Earlier this month I attended a lecture by Matthias Lilienthal, the former artistic director of Hebbel am Ufer (HAU).
HAU as it is affectionately known in Berlin is an organization with three performance spaces in the Kreuzberg district of Berlin, and is one of the largest, best funded, and risk-taking performance theatre complexes in the world.
As one of the most important and innovative avant garde theatre directors, Lilienthal has "created, instigated and nourished many of the most important developments in theatre in recent decades," according to Tom Sellar of Yale who introduced him.
Lilienthal was interviewed after his talk by Gideon Lester, my exciting new colleague who now is director of the theatre program at Bard.
While Lilienthal is an artistic director and has a background in the theatre, he calls himself a "booker" of talent more than an artist or a curator.
is committed to theatre that has social and political impact.
mission is to constantly create friction.
Friction means in his
telling, "to be polemic against society and be an urban laboratory for the future.
That said, Lilienthal insists that he remains an artist, someone who in his words cares most about the aesthetic experience his works bring about.
discussed a number of his
past projects to explain what he
means by a theatre of friction.
Schlingensief and Lilienthal
put two large containers in the public square in front of the Viennese Opera house and filled them with 15 asylum seekers.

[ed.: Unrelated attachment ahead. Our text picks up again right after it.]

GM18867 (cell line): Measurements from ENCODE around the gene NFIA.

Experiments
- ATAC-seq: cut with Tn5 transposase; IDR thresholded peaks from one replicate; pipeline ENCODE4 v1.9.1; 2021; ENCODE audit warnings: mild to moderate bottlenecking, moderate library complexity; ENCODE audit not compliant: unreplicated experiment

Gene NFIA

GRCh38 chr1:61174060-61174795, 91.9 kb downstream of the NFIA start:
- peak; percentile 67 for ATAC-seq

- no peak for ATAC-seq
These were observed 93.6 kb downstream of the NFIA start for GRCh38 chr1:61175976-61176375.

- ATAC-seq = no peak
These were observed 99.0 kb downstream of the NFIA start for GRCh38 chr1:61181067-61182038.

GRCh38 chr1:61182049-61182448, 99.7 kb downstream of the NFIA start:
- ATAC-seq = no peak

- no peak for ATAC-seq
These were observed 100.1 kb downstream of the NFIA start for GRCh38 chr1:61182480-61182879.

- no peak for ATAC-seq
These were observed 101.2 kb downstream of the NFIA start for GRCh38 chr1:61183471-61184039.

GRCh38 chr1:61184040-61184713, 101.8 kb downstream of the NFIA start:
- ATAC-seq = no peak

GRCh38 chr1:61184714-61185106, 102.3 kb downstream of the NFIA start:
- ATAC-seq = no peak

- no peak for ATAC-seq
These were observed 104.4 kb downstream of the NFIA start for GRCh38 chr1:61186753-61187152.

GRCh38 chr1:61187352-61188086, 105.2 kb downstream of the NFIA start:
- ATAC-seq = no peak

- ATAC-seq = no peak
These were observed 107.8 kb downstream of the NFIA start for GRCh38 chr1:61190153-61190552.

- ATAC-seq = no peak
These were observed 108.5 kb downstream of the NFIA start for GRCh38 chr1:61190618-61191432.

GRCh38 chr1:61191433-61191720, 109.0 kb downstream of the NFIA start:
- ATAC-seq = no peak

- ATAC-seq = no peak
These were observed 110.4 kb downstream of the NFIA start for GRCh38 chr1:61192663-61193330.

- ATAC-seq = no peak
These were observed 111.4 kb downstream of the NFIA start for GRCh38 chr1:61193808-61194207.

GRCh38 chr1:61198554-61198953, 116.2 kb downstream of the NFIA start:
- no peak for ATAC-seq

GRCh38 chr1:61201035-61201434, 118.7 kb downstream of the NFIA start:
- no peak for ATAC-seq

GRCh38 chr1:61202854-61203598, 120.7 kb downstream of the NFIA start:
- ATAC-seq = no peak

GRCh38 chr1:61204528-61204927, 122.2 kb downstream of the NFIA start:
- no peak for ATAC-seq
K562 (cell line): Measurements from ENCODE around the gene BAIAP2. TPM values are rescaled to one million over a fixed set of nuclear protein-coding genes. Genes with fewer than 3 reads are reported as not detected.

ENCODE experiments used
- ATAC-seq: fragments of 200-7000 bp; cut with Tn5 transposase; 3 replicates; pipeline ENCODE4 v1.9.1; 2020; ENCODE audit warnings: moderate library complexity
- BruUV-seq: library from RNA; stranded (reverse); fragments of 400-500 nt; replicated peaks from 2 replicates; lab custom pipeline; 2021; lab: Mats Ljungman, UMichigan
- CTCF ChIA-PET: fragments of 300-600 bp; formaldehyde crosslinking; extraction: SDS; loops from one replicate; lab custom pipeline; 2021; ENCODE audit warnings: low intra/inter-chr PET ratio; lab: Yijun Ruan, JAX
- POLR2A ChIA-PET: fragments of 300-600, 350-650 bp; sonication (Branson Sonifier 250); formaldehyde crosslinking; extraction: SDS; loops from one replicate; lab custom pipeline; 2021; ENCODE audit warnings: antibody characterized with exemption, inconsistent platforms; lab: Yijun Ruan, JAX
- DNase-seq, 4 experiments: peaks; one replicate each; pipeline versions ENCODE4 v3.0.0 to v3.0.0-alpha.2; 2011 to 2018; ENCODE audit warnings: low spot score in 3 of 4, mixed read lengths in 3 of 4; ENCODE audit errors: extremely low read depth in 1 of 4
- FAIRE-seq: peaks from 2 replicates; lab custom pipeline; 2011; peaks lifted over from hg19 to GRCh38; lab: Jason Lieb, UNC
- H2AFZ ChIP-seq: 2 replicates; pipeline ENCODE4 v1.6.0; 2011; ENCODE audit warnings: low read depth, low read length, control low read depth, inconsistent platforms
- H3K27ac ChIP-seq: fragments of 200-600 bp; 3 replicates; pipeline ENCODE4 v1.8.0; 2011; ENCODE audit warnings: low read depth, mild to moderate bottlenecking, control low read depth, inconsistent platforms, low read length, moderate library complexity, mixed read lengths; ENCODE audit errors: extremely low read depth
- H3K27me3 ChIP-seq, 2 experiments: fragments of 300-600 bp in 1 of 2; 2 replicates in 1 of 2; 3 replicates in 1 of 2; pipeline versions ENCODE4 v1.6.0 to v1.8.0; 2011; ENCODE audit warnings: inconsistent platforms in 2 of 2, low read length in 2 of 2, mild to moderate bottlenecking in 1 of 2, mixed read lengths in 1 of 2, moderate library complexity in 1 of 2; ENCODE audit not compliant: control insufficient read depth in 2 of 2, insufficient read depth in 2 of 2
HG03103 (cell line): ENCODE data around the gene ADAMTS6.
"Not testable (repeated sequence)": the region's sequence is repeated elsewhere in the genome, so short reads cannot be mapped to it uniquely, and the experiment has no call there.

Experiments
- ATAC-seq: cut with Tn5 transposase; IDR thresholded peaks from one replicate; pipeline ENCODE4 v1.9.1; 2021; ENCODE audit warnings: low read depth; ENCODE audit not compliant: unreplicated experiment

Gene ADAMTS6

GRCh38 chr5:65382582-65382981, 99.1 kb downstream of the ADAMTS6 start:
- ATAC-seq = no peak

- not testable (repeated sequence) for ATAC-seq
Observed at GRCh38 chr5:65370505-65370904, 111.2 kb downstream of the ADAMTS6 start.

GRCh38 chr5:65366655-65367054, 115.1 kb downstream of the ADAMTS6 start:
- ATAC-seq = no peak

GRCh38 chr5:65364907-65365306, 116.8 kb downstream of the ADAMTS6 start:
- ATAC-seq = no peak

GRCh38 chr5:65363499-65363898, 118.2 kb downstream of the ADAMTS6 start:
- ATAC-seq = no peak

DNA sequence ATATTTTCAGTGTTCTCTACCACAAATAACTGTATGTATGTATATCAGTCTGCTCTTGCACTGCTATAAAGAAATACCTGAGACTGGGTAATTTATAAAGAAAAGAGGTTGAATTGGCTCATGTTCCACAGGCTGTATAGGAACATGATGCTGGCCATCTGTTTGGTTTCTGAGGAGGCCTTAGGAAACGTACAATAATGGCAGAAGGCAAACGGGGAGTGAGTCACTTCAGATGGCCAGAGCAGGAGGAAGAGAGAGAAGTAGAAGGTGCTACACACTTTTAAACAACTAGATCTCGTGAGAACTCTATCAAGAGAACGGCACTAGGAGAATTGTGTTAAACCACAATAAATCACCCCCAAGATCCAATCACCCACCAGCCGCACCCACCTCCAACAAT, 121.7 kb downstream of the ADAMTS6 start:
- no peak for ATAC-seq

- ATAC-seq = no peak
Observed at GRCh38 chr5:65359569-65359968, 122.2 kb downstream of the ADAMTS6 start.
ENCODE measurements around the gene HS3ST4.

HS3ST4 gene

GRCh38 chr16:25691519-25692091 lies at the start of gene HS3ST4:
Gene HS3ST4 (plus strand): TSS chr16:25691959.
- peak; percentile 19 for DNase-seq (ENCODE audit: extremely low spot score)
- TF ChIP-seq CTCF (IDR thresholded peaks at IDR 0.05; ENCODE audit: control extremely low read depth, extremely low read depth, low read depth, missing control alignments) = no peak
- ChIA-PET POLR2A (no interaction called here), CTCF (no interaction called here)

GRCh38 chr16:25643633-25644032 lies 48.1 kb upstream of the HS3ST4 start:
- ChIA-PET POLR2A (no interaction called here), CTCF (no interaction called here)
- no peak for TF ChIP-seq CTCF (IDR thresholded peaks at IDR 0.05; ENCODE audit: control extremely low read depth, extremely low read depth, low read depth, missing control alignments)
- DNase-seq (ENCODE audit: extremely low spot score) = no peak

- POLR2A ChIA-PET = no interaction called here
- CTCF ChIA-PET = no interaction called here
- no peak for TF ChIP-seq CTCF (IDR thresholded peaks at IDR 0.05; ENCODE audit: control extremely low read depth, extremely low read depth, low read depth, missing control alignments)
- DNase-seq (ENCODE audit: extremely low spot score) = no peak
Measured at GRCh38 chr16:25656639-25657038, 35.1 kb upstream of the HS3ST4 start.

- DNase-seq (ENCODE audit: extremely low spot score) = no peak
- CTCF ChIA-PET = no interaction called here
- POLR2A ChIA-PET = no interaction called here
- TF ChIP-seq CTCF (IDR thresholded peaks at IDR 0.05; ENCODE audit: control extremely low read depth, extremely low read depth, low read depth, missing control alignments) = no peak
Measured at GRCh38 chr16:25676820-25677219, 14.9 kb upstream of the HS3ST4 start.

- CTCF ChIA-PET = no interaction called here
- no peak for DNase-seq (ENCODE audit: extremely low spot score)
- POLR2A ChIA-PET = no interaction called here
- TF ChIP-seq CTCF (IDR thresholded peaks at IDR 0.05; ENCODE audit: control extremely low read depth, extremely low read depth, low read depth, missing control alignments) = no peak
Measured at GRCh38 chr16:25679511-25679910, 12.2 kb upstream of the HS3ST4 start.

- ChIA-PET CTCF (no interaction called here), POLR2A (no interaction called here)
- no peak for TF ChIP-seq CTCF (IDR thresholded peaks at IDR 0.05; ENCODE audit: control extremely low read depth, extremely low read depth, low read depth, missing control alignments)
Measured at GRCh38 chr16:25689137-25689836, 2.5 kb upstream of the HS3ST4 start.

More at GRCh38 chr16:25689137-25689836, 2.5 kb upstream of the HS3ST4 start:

speaks of a "hysterical longing for reality in today's theatre.
Much of his
work and the work he
"books" mixes reality with theatre.
most famous performance piece, performed all over the world, is "X Wohnungen" or "X Apartments.
Artists are asked to create artistic experiences that last up to ten minutes and take place in private apartments or houses.
In one example that Lilienthal
showed a clip from during his
talk, audience members in groups of two are led into apartments of immigrants in Cologne where they are told to kneel in front of doors with keyholes.
Through the keyholes they watch a Muslim woman in a burka and hijab strip naked and recline on a couch.
They are then interrupted, given tea and told to go out.
explains that "we are playing a private reality, with voyeurism and with exhibitionism.
was quite critical of the New York art scene, arguing that NYC artists are too commercial and that there is no meaningful artistic forum in the U.S. as there is in Germany.
point is that his
HAU stages have, in his
telling, become the center of German and European art worlds, presenting all the most interesting and most important artists from around the world under a single umbrella.
lamented the fact that there was no similarly dominant and unifying artistic space in NY or in the U.S. New York, he
said provocatively, in the East Village, is a provincial state.
Lester asked Lilienthal
what would he
have done in NYC had he
accepted a job here?
answered, (I am paraphrasing here),"I would have presented art that offers a polemic against society.
I would like everyone to know me and then I would have been... perhaps they would kill me after a year."
There is something both noble and anachronistic in Lilienthal's Socratic dream to create art so full of friction and power that he
would be killed for it.
It is a noble dream because it imagines that art, like philosophy, might still have the power and importance to be seen as a threat to the state or the society.
It is anachronistic because art and philosophy have long since lost such centrality.
When I asked Lilienthal
about this, his
answer was that it was different in Berlin, where the arts are more central and given more public financing and public attention.
talk is fascinating and, as you can see, provocative, which is justification enough to spend one hour this weekend watching him.
Thanks to Theatre Magazine
for posting the video of the talk.